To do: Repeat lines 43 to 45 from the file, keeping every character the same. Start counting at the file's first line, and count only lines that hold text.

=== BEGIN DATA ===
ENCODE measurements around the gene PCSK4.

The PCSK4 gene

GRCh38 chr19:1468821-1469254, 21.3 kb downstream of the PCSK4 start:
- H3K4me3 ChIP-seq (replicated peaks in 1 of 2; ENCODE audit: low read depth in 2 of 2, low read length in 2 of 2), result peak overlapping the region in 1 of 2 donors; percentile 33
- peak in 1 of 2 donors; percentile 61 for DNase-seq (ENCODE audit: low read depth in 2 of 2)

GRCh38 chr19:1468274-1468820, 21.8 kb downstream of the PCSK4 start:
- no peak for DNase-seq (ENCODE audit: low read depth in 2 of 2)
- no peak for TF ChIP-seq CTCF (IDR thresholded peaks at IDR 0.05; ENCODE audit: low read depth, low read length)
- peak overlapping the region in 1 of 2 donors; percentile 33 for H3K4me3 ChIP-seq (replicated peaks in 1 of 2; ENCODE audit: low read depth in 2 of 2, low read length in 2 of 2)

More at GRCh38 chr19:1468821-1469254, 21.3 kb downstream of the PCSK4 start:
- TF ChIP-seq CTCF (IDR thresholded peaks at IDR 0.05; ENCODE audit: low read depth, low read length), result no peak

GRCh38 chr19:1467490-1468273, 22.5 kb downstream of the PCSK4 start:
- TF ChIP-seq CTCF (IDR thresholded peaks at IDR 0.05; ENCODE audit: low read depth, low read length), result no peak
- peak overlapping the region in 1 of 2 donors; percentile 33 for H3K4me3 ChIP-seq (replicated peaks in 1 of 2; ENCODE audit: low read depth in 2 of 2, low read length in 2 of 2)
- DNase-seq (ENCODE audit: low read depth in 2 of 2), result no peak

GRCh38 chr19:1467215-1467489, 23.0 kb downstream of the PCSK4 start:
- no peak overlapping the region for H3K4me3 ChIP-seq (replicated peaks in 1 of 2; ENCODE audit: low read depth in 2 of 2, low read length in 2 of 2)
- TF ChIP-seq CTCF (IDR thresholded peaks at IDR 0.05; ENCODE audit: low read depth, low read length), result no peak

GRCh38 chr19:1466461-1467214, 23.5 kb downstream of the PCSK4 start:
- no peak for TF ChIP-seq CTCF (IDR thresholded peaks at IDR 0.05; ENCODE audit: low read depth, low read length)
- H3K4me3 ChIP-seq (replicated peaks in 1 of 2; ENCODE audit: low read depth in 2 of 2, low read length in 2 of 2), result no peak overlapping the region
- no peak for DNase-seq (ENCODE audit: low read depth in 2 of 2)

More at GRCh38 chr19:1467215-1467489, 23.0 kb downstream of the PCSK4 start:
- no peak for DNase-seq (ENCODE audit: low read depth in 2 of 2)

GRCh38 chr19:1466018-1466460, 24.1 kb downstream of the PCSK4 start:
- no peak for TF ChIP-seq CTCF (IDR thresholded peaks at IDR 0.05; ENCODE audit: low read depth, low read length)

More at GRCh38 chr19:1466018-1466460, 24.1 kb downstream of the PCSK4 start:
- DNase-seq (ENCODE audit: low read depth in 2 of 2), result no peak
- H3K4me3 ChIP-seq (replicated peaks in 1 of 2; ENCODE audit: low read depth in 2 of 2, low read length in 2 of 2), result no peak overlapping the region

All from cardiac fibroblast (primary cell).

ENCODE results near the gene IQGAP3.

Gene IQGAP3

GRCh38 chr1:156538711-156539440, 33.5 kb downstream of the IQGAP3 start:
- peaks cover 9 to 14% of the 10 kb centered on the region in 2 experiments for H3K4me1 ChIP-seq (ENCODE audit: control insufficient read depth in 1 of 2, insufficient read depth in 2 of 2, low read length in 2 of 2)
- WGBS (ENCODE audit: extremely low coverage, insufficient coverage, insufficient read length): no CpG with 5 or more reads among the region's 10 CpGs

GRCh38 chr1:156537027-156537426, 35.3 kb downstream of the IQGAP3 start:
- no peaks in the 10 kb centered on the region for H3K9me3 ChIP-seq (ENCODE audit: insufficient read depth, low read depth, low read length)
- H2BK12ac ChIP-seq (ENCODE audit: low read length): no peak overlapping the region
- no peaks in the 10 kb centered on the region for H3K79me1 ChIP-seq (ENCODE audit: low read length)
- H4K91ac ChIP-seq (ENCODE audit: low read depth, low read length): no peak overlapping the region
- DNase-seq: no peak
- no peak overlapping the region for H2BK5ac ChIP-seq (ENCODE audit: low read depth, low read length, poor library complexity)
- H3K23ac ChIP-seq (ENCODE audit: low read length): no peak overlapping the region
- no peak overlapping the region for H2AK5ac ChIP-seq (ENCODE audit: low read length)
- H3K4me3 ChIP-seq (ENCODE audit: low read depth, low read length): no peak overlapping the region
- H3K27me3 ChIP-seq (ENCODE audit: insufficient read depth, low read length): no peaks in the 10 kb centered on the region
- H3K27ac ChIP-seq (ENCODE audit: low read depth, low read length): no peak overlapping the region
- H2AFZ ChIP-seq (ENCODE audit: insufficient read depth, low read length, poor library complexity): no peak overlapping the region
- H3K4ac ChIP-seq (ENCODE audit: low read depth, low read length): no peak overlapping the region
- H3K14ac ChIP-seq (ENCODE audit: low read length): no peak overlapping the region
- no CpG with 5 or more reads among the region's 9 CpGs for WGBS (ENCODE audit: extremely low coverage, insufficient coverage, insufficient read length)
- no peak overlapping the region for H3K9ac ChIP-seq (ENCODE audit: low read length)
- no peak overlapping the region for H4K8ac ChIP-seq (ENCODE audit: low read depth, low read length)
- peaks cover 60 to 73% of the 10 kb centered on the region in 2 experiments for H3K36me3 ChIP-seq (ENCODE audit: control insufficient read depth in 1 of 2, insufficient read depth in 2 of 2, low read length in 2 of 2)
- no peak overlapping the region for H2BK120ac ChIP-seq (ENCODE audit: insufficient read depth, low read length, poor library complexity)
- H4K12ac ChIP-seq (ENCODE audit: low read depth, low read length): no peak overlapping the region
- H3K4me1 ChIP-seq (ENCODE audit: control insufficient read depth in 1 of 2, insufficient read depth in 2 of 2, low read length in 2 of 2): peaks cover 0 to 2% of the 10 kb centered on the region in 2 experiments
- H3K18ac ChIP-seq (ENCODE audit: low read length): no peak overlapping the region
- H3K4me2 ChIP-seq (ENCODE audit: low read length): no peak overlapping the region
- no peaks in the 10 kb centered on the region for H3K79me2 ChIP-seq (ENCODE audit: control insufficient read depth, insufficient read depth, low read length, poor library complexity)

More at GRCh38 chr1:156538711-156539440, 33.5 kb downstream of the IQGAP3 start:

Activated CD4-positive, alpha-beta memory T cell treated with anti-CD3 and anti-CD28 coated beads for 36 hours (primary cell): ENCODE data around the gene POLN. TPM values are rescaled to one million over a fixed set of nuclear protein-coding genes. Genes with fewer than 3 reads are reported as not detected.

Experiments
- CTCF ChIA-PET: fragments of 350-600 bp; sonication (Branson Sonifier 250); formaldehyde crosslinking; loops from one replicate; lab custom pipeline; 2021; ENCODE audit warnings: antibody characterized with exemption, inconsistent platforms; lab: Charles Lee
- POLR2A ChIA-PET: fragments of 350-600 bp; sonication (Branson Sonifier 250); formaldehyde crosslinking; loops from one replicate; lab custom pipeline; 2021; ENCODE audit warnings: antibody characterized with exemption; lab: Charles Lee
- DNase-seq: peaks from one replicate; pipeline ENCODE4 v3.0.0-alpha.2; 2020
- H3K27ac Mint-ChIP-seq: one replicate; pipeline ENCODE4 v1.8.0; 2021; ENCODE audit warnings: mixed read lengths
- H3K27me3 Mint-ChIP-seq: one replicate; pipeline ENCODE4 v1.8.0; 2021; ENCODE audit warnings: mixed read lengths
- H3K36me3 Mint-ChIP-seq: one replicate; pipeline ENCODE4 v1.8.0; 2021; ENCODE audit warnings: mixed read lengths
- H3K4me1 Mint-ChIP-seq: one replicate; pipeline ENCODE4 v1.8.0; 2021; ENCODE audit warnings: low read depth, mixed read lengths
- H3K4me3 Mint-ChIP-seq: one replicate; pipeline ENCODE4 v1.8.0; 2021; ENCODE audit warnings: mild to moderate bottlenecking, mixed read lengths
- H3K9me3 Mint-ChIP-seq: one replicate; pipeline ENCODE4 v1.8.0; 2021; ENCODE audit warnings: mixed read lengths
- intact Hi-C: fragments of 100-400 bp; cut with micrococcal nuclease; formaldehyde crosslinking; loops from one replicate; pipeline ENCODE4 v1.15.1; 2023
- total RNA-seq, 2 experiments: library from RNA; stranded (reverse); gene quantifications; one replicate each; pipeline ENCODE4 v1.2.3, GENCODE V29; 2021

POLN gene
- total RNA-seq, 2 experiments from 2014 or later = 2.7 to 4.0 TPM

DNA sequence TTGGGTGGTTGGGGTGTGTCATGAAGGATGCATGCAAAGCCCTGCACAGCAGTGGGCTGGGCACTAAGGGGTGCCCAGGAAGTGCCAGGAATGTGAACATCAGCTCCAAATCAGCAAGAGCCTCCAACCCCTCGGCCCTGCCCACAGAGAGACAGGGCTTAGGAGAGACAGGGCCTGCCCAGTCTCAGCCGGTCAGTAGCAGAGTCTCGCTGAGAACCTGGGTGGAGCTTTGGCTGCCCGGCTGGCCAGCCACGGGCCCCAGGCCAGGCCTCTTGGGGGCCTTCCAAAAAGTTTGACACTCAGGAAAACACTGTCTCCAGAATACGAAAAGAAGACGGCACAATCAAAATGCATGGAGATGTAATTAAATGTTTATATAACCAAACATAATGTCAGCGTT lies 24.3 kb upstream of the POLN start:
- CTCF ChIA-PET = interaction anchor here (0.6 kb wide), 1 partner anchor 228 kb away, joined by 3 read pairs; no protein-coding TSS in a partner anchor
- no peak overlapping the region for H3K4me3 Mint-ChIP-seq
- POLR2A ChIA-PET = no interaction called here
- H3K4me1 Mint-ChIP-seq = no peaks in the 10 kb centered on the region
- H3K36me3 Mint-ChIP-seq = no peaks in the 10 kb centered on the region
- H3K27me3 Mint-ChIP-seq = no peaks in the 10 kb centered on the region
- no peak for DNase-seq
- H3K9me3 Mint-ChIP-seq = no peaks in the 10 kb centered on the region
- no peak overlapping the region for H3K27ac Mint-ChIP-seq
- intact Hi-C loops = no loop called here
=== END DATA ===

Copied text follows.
- H3K23ac ChIP-seq (ENCODE audit: low read length): no peak overlapping the region
- no peak overlapping the region for H2AK5ac ChIP-seq (ENCODE audit: low read length)
- H3K4me3 ChIP-seq (ENCODE audit: low read depth, low read length): no peak overlapping the region